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This is keeping my shoulders warm as I type this …

swap 015a

No, I didn’t knit it (I wish).  This is the happy result of my taking part in the Ravelry Bendigo Woollen Mills Users Group Swap, in which we had to make an item in no more than 100g of Bendigo yarn.  The lovely and talented DrCris made me the loveliest shawlette in azalea pattern of 5ply Rustic wool in a beautiful reddish-brown.  I have been admiring the shawlettes and triangular scarves appearing on Ravelry of late, and as I rarely knit anything finer than an 8ply, this is a real treat.  Here’s a detail of the lace pattern and pretty yarn …

swap 013a

And here’s a quick’n’dodgy bathroom mirror shot of me modelling it to give an idea of scale.

swap 007a

And that’s not all.  Cris included some little treats (I particularly like the juxtaposition of the tranquility tea and the huge hairy spider) resulting in two happy people here.  Thanks Cris!  I love it!

swap collage

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rex party 022a

Like the world in a grain of sand, the gamut of human emotions and experience concentrated into a two hour period.  Rex’s 4th birthday party at home, six high speed maniacs four-year-old boys, food untouched, cards and wrapping discarded, flitting from one toy or game to the next.  Where are they now?  Can’t they be all together at the same time?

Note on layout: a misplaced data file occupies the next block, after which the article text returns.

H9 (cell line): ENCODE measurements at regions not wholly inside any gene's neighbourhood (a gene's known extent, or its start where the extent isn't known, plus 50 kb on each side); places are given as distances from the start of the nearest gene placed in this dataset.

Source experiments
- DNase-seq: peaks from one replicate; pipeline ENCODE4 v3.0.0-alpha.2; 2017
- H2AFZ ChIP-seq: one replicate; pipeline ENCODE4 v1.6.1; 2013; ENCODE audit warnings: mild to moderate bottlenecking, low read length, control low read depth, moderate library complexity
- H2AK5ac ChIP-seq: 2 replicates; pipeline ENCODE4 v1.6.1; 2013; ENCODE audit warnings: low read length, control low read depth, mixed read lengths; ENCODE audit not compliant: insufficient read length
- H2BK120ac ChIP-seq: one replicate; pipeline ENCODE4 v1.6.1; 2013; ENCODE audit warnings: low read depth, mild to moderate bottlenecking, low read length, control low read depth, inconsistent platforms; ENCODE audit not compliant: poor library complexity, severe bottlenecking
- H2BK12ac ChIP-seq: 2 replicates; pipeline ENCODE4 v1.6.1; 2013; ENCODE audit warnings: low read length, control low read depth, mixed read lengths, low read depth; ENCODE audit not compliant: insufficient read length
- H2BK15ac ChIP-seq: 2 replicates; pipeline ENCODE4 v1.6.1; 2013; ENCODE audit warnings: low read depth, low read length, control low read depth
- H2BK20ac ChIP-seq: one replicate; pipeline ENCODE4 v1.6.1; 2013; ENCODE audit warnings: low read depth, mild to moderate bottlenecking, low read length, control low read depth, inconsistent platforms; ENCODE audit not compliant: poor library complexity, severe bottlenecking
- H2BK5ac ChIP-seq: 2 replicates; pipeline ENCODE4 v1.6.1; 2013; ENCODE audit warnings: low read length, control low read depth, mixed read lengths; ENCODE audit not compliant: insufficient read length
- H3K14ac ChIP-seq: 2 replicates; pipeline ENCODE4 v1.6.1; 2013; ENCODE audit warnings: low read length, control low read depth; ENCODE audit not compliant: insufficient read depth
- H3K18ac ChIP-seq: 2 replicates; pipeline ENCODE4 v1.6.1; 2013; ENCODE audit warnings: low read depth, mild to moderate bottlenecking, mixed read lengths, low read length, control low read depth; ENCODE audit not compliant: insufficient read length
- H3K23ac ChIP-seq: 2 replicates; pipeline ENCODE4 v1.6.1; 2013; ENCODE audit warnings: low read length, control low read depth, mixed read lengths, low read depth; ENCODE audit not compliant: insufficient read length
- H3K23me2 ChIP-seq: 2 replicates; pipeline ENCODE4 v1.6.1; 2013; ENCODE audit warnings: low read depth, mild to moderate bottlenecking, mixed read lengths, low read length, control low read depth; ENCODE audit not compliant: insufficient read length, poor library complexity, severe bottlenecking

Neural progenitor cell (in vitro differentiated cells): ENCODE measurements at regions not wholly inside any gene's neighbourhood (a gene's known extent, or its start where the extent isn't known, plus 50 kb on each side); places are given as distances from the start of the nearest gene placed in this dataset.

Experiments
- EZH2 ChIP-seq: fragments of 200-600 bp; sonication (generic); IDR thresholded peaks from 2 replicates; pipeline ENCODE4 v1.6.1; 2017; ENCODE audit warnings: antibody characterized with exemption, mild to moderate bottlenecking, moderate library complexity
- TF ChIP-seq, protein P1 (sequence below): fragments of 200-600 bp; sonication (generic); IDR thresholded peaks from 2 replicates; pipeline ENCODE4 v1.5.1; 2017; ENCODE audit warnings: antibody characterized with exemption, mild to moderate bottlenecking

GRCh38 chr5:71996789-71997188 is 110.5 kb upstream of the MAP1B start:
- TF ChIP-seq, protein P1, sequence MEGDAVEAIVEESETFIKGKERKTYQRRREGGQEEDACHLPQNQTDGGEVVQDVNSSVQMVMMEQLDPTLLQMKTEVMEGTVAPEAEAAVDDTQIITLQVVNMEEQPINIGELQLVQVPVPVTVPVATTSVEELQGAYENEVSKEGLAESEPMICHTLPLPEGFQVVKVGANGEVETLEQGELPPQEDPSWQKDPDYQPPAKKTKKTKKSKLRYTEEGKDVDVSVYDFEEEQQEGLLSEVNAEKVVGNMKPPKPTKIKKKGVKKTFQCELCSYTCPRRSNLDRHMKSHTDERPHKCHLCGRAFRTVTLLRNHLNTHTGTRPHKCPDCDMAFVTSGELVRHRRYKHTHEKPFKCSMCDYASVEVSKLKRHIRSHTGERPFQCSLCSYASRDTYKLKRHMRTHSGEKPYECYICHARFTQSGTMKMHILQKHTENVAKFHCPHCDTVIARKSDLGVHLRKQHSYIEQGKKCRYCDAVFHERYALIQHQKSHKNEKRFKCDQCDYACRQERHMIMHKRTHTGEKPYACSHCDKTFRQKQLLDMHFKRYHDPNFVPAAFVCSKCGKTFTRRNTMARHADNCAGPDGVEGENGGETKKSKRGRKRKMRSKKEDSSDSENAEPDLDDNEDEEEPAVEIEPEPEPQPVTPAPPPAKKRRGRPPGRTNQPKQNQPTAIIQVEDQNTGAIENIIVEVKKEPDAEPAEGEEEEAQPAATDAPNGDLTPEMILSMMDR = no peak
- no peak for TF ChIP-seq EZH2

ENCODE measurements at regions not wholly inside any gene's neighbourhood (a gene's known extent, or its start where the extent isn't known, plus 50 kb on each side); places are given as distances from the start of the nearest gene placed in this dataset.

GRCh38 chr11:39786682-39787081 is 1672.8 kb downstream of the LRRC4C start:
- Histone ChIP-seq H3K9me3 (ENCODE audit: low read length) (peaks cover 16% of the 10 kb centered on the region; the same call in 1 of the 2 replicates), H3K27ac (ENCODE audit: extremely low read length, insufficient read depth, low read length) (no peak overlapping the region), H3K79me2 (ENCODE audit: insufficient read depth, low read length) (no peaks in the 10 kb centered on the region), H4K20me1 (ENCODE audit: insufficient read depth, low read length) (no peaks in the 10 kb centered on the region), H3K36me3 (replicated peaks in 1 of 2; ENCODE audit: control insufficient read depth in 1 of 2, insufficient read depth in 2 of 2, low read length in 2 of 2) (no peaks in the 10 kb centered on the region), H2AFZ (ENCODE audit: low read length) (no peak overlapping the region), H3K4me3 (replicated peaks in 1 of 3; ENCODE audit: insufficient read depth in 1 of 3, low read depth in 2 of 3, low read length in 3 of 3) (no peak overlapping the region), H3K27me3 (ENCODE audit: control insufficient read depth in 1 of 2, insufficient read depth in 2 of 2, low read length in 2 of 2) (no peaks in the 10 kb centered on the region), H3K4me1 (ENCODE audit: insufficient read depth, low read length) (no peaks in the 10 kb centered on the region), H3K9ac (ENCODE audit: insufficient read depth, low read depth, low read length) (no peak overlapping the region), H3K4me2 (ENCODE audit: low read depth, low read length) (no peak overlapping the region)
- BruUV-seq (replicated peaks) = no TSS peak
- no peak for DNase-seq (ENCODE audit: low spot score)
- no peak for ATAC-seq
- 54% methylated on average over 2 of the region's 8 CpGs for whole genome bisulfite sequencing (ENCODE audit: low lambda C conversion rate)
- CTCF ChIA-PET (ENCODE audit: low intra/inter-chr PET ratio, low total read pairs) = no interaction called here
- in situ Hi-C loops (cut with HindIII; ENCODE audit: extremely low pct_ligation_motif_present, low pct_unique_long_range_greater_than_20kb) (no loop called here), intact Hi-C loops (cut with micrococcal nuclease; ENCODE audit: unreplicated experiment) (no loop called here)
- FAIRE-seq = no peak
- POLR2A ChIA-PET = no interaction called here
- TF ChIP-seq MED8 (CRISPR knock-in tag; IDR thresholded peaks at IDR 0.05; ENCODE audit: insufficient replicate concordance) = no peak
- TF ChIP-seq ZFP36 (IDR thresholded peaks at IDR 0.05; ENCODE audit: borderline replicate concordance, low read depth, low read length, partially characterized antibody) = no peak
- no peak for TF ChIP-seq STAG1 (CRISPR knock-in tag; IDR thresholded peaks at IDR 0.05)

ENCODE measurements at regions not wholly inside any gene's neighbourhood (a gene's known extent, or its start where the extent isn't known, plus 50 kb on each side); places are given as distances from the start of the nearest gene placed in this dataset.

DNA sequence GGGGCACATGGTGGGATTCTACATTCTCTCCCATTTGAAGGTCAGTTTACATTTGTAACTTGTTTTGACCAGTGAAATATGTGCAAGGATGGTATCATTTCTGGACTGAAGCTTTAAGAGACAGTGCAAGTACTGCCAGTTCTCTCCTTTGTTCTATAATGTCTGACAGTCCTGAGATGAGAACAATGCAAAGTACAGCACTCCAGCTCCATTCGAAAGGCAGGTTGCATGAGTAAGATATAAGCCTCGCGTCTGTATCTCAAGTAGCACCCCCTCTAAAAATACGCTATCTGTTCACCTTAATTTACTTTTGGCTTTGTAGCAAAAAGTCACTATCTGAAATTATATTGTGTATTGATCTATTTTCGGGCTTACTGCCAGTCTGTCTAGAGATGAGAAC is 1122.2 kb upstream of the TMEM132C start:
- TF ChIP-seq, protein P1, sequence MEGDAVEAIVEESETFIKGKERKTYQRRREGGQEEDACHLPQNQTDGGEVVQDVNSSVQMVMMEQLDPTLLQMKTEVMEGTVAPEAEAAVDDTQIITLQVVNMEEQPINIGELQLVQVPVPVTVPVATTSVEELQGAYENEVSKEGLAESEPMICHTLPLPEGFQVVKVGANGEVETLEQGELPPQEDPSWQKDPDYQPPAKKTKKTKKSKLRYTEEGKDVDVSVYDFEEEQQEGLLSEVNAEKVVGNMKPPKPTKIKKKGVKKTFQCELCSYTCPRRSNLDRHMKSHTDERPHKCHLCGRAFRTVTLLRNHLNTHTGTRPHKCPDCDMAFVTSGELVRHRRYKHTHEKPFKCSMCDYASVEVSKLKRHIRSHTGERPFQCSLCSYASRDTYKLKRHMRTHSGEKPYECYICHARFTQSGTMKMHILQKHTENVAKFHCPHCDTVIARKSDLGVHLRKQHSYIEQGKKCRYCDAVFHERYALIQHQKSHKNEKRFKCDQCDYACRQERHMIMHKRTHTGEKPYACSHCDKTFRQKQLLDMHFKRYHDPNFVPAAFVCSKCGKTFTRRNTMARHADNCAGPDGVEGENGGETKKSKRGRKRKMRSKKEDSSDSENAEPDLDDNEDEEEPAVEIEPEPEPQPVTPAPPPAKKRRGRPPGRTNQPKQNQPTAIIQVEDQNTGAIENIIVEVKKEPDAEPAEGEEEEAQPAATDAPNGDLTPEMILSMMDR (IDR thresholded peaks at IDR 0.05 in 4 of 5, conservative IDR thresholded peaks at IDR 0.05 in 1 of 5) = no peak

party collage

Attempts at organised activities.  Losing interest in the indestructible pinata.  Can we have the cake now?  Tens of small fingers reaching for the chocolate icing.  Time to go.  Thank you for having us.  Thank you for coming. Phew!  Delightful but tiring!

party2 collage

(That middle photo reminds me of Wings of Desire!)

Rex

My beautiful, clever, cheeky, agile, funny, eccentric, eloquent, cuddly, adventurous, timid, noisy boy is four.  So full of contradictions.  So big, and still so in need of careful nurturing.  So unequivocally lovable.

As requested we had sunshine, horses, friends, banana cake with NO icing, candles, more horses, guinea pigs and a bewildering amount of presents, paper and ribbon.  And joyous excitement and happy smiles.

rex4

mask

Rex turns four on Monday.  He wants “lots of parties”.  Well, we are having two, firstly a small gathering of three close friends and their parents at the Children’s Farm

chook invite

(OK, I know these are crazy, but I did have fun making them – frustrated crafter that I am.  They are based on Plum Pudding’s fabulous turkeys.)

… and then next weekend are the friends from creche.  Oh, I have invited SEVEN four-year-old boys to our house!

car invite

(You can see that I always make a couple of spares, one for a souvenir and another in case any late must-invites turn up.)  They are all apparently Cars mad, as is the birthday boy, so there is a vague car theme going on there, as well as more crazy collage on my part.